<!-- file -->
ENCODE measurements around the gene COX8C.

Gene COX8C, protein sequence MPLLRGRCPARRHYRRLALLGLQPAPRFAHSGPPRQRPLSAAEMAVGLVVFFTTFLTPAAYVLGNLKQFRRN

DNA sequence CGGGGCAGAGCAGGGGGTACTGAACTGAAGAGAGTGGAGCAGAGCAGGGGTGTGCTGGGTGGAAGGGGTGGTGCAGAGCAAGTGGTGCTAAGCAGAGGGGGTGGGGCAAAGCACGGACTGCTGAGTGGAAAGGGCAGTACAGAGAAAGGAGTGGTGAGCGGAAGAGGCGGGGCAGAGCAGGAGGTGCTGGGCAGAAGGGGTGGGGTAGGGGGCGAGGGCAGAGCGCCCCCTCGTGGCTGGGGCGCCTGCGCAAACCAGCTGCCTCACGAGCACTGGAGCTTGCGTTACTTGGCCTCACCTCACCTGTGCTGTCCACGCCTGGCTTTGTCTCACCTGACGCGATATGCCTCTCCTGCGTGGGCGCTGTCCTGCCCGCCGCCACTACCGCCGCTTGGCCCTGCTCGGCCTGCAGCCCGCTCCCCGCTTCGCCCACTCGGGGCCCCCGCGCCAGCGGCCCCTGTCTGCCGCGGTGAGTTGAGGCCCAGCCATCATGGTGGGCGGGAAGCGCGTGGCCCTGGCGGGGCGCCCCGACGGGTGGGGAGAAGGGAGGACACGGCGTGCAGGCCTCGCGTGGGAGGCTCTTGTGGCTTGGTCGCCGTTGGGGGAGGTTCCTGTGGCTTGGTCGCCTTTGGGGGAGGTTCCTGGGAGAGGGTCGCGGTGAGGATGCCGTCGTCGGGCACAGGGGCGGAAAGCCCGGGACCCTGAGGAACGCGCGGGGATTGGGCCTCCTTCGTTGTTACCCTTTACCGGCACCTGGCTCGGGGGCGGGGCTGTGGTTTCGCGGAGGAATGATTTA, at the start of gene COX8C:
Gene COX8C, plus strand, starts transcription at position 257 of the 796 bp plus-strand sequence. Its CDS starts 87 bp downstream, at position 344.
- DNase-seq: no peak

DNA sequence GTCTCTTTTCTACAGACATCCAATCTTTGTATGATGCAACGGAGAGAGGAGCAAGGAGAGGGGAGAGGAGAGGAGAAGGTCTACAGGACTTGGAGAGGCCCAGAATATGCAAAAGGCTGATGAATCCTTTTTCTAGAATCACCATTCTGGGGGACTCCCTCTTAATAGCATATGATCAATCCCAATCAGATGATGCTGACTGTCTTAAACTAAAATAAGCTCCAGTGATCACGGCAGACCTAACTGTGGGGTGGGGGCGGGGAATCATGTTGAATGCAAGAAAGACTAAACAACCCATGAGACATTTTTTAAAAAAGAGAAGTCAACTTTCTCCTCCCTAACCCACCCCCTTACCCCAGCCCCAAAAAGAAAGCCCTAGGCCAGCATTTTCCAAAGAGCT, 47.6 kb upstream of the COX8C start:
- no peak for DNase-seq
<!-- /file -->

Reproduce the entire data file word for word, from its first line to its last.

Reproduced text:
ENCODE measurements around the gene COX8C.

Gene COX8C, protein sequence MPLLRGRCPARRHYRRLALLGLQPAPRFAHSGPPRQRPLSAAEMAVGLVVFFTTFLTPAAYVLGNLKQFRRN

DNA sequence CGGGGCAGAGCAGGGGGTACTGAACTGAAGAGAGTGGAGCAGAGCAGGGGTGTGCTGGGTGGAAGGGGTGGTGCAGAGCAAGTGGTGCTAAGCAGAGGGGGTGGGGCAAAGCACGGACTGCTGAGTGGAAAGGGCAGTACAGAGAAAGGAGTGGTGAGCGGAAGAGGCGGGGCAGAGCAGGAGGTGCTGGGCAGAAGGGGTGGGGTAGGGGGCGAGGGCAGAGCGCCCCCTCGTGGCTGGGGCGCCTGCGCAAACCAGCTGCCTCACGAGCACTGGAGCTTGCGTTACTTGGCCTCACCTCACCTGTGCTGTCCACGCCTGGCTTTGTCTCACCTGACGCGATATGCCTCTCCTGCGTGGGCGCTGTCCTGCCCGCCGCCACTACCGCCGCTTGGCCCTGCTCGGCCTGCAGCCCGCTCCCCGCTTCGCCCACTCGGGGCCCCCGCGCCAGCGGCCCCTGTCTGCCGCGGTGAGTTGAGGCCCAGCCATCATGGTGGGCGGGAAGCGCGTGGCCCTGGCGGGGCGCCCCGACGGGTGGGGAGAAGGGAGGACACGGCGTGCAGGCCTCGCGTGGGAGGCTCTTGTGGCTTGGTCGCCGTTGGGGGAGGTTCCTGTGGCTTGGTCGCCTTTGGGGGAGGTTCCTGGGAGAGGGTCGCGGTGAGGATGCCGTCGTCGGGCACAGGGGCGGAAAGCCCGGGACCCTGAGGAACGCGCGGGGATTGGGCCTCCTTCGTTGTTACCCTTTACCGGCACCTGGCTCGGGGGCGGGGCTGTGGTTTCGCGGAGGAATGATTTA, at the start of gene COX8C:
Gene COX8C, plus strand, starts transcription at position 257 of the 796 bp plus-strand sequence. Its CDS starts 87 bp downstream, at position 344.
- DNase-seq: no peak

DNA sequence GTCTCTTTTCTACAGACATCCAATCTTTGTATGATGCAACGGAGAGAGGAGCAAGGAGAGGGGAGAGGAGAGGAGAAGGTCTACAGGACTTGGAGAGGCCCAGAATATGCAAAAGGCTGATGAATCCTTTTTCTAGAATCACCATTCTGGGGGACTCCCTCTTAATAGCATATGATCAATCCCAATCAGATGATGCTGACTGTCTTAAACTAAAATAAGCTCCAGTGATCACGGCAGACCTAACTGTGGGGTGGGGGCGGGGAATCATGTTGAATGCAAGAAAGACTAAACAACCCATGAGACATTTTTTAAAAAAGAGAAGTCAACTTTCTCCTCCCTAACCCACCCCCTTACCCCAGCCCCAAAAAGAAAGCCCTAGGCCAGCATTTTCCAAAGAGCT, 47.6 kb upstream of the COX8C start:
- no peak for DNase-seq